Thefts so rampant they’re not reported
House with unpaid taxes and no city power may be linked to crime spree
According to Merle Flaming, owner of Flaming’s Plumbing, Heating, and Air Conditioning at 113 S. 2nd St., thefts such as one July 9 at his business have been an ongoing problem.
Although police were summoned to investigate the July 9 theft of 10 gallons of gasoline and a toolbox filled with tools, together valued at $530, no arrests have been made.
Seven thefts on his property go back as far as 2014 and include $5,000 worth of copper.
Flaming installed security cameras after a break-in of a shop building.
Security camera footage revealed the gasoline theft, Flaming said.
“You can look at the film we have, and the cops have looked at the film,” Flaming said.
Still, no one has been fingered as a suspect.
Police chief Clinton Jeffrey said police had not been able to identify perpetrators seen on surveillance videos.
They were also unable to find a prowler reported in the same neighborhood two nights before the theft.
Other neighbors have had thefts they no longer bother to report.
An unknown amount of gasoline was stolen recently from a farm truck parked on Autumn Hanson’s property in the 400 block of Forest St. She didn’t bother to report it to police.
“It absolutely does no good,” she said. “Why waste your time to do it?”
Hanson called police once when a suspicious person was walking around her property. Police talked to the person and told her he was looking for place to “smoke pot” and was “harmless,” Hanson said.
Both Hanson and Flaming suspect recent thefts may be connected to people living nearby.
“It’s just getting old,” Hanson said.
A nearby residence, known to shelter people facing multiple drug charges, is powered by a generator.
Appraiser’s records list the property owner as Michael Loomis, who died a year ago. Property taxes for 2016, 2017, 2018, and 2019 have not been paid, according to the county’s online parcel records.
Asked how long the house had used a generator, Jeffrey referred the question to the city’s business office because electrical and water service are provided by the city.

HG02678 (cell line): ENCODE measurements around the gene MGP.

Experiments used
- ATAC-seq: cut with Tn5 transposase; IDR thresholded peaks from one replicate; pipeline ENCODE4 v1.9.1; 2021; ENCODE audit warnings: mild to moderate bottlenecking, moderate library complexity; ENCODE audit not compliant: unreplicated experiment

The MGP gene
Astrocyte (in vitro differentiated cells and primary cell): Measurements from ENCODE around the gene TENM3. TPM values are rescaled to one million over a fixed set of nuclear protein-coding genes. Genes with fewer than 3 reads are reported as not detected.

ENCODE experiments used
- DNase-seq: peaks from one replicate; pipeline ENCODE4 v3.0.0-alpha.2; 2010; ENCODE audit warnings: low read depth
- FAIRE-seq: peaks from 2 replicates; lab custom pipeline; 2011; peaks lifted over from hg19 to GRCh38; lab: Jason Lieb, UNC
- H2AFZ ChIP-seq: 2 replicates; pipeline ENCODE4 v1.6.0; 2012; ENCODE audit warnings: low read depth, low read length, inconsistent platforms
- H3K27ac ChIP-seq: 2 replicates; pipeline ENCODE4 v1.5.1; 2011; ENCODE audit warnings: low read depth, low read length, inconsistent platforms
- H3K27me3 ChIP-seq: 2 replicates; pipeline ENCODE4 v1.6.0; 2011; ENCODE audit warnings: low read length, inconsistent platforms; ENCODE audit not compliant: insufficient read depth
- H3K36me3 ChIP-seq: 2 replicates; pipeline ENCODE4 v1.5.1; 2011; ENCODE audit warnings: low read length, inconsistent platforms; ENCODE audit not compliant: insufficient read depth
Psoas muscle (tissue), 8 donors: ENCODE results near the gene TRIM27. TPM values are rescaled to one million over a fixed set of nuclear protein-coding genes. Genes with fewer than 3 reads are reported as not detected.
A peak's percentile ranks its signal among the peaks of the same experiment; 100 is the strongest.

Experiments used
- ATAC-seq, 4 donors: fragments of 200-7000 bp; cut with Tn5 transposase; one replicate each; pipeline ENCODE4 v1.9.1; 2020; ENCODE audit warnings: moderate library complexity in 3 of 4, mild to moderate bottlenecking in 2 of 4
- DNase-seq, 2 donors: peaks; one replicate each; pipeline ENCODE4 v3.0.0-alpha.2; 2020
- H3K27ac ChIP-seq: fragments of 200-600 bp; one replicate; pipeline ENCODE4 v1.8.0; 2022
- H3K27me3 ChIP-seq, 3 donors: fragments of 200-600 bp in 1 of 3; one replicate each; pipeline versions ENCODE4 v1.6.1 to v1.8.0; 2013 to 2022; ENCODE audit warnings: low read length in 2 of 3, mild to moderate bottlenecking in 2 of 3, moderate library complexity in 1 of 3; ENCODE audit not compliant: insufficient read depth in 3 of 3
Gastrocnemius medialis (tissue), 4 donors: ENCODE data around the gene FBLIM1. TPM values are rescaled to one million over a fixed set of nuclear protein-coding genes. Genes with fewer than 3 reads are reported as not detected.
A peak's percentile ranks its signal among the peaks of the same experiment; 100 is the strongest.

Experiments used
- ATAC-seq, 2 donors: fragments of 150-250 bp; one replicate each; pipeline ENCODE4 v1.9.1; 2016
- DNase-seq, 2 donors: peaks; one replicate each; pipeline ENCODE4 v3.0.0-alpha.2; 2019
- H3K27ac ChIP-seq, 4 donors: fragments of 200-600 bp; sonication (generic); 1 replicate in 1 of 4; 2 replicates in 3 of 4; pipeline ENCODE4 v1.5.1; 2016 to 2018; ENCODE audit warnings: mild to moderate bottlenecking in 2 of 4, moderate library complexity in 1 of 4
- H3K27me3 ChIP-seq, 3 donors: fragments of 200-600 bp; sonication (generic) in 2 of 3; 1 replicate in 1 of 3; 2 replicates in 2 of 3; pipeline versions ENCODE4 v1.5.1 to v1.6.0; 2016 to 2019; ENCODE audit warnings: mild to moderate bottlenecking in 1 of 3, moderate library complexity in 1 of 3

City hall, however, declined to answer, citing “confidentiality.”
City administrator Roger Holter did not respond to an email asking who was responsible for Marion code enforcement and whether any actions were being taken about this residence.
Actions probably would have been taken in both Hillsboro and Peabody.
However, Marion municipal court clerk Jan Craft said Marion had no code specific to electricity or water service.
“The only thing we require is that they are connected to sewer,” Craft said.
Peabody police chief Bruce Burke is code enforcement officer there. Although state law doesn’t require gas or electrical service, Burke said, it does require water and sewer service.
When a Peabody resident has water service shut off, the city sends a letter and Burke goes to tell the resident they have 30 days to vacate the premises.
“I usually put a placard on the door and will talk to them,” he said.
Economic development director Anthony Roy is Hillsboro’s code enforcement officer, city administrator Matt Stiles said. Fire chief Ben Steketee and the police department also help with code enforcement.
“If someone doesn’t have power, what we can do is a welfare check,” Stiles said. “If it’s an inhabitable structure the city can work on that.”
Jeffrey said another nearby business, Marion Auto Supply, recently reported theft of a wheel from a U-Haul truck.
A total of 17 thefts have been reported so far in 2021, Jeffrey said. Last year, 29 were reported; 47 were reported in 2019.
“That doesn’t seem abnormally high, unless there are thefts that are not being reported,” he said.
Gasoline thefts are hard to solve because nobody can identify the gasoline in a tank, Jeffrey said.
When items that can be sold or pawned are stolen, Jeffrey suspects the case might be linked to drug users.
“When they steal items that can be resold, that’s what I suspect,” he said.
Thinking that and being able to prove it are different things, however.
Jeffrey was concerned to hear that some people didn’t bother to report thefts. If they are not reported, police can’t see patterns, he said.
He also wants people to report suspected drug activity.
“I encourage people to report if they see people coming and going in short intervals,” Jeffrey said. “We can call that person if they want, so it’s not obvious they are reporting it.”
Jeffrey said being able to solve a crime came down to police being able to develop probable cause to search for stolen items.
Flaming said he considered the thefts from his property “nuisance stuff.”
He believes mild punishments for theft are part of the problem.
“I hope that the system would take care of person-on-person crime,” Flaming said. “The petty ones aren’t any fun to deal with.”
If someone has an addiction, Flaming said, he or she must have to want to stop or no treatment will work.
“Our Bible tells us this darkness is all around us, and it’s not going to get better,” he said.